Shakespeare called it "self-slaughter". Oregon bureaucrats call it "participation in the Death with Dignity Act". It’s tough finding a word to describe suicide which appeals to voters. In a 2005 Gallup poll, 75% of Americans agreed with "ending the lives" of patients with incurable diseases voluntarily. But when asked if they supported "assisting the patient to commit suicide", only 58% agreed.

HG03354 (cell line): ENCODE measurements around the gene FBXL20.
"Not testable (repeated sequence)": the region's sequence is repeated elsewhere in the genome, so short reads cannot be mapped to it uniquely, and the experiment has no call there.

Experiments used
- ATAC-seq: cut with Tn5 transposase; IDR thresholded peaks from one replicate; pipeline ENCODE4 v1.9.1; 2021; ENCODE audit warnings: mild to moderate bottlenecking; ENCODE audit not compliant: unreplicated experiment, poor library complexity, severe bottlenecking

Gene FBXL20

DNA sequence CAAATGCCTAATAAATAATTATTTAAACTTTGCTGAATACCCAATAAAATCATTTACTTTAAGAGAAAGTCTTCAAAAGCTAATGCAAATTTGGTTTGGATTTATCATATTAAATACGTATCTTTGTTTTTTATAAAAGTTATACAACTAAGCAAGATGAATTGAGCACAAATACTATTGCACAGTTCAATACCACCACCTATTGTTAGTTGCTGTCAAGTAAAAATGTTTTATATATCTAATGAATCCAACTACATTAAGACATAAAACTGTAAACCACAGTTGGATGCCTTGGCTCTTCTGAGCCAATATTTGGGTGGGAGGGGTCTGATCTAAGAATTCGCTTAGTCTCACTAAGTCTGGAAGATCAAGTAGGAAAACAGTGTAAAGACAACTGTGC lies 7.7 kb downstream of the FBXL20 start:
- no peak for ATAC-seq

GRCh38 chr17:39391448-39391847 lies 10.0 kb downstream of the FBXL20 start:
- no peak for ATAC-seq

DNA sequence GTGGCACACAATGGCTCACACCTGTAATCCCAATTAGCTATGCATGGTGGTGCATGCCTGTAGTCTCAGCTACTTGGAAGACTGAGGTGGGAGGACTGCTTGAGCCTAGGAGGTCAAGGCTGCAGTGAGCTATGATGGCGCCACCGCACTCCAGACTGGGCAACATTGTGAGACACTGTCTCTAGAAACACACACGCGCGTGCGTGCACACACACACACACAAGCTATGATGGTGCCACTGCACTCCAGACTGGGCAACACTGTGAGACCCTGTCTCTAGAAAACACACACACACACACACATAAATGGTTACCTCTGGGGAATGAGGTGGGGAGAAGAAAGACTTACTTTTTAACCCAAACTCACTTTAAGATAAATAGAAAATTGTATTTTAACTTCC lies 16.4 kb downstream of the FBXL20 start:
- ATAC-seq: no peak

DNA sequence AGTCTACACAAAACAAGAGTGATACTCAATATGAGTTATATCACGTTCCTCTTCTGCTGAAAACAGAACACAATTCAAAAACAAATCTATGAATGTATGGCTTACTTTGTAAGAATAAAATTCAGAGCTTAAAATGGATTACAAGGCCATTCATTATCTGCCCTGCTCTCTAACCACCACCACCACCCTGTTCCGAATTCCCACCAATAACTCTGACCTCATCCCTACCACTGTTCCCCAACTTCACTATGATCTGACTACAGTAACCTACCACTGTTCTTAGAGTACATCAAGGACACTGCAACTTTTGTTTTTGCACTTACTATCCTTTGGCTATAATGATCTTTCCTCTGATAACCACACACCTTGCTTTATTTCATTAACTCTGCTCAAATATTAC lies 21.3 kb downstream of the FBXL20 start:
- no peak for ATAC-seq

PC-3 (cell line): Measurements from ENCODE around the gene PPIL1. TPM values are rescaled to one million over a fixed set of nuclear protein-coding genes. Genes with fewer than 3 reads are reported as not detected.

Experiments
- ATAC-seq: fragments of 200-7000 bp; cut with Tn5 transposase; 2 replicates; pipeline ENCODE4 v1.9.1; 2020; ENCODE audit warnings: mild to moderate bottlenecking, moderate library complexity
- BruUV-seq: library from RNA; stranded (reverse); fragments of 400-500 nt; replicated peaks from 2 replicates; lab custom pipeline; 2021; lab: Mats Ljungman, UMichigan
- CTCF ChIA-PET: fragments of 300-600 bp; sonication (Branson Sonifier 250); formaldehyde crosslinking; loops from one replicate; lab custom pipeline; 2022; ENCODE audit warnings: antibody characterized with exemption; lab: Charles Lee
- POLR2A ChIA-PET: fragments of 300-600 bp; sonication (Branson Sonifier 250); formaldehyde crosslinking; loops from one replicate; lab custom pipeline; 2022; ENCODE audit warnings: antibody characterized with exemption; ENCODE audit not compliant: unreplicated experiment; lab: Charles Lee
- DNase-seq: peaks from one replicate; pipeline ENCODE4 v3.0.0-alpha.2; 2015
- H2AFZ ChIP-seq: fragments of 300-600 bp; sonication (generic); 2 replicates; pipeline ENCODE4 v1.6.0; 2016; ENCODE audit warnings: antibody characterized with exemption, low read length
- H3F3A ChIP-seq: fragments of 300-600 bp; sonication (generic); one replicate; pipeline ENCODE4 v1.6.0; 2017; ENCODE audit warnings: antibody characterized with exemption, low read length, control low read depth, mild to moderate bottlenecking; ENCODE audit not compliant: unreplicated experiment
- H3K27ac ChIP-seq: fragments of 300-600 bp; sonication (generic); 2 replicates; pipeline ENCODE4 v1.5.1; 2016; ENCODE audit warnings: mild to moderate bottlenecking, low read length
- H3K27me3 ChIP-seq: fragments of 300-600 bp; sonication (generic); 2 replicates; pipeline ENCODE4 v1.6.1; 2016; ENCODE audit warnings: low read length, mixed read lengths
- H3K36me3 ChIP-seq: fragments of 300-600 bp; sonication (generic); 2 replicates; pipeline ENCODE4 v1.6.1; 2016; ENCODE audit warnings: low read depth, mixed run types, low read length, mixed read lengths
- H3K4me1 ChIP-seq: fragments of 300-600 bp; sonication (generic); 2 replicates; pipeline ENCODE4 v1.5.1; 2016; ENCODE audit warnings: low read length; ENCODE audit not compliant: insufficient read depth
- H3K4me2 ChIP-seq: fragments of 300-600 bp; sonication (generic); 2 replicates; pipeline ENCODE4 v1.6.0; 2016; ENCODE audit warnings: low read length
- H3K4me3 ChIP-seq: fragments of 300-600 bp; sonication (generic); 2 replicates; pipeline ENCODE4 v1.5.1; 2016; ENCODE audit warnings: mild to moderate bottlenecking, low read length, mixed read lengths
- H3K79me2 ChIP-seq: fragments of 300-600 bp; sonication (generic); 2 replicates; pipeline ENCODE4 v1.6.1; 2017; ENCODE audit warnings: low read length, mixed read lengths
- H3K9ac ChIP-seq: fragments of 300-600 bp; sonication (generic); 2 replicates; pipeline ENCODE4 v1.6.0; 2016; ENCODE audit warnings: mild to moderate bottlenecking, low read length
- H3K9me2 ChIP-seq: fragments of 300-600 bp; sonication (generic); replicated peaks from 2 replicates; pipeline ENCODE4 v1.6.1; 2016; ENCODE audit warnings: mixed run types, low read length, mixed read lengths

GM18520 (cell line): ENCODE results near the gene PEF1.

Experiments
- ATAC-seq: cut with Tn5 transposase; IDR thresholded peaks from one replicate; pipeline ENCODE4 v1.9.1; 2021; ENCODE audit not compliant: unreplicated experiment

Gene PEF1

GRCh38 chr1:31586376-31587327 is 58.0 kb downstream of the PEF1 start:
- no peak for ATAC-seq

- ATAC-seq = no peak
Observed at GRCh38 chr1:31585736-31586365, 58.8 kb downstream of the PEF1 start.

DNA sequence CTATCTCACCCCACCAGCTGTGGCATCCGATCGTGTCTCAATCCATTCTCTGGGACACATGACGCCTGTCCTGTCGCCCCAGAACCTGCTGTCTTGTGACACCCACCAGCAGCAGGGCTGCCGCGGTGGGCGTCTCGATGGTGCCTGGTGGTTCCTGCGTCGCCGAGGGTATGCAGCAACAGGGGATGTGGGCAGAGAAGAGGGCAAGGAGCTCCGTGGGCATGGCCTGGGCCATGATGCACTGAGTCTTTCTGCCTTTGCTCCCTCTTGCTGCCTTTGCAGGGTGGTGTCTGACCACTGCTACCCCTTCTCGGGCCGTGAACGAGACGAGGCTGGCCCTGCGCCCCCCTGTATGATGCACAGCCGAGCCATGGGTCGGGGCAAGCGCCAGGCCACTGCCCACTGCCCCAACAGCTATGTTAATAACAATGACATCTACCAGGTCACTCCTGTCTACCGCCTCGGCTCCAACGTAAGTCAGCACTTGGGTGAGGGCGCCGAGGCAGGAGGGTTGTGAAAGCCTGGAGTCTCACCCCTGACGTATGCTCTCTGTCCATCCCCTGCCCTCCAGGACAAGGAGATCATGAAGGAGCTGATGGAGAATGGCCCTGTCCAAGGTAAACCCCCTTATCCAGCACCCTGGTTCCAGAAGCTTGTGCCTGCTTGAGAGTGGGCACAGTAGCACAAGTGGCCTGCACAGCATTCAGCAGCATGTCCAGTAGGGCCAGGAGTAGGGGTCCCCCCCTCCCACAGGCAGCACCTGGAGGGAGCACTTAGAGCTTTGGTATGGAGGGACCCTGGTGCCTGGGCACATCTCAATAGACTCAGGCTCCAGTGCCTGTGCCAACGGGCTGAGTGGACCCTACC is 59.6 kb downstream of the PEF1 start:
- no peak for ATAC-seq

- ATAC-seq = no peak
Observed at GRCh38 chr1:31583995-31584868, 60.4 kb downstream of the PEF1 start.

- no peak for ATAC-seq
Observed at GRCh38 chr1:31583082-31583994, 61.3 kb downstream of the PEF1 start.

So in Oregon, where it is legal, and California, where it is being pushed, creative writers in Circumlocution Offices have come up with "compassionate choices", "assurance of peaceful dying", "aid in dying", "choice in dying", "end-of-life choices" and even "choice and control at the end of life". As The Economist, normally a supporter of assisted suicide, points out, the official euphemisms used by the Oregon government to stave off lawsuits and keep voters happy would have " George Orwell rotating longtidudinally in his subterranean post-life enclosure".
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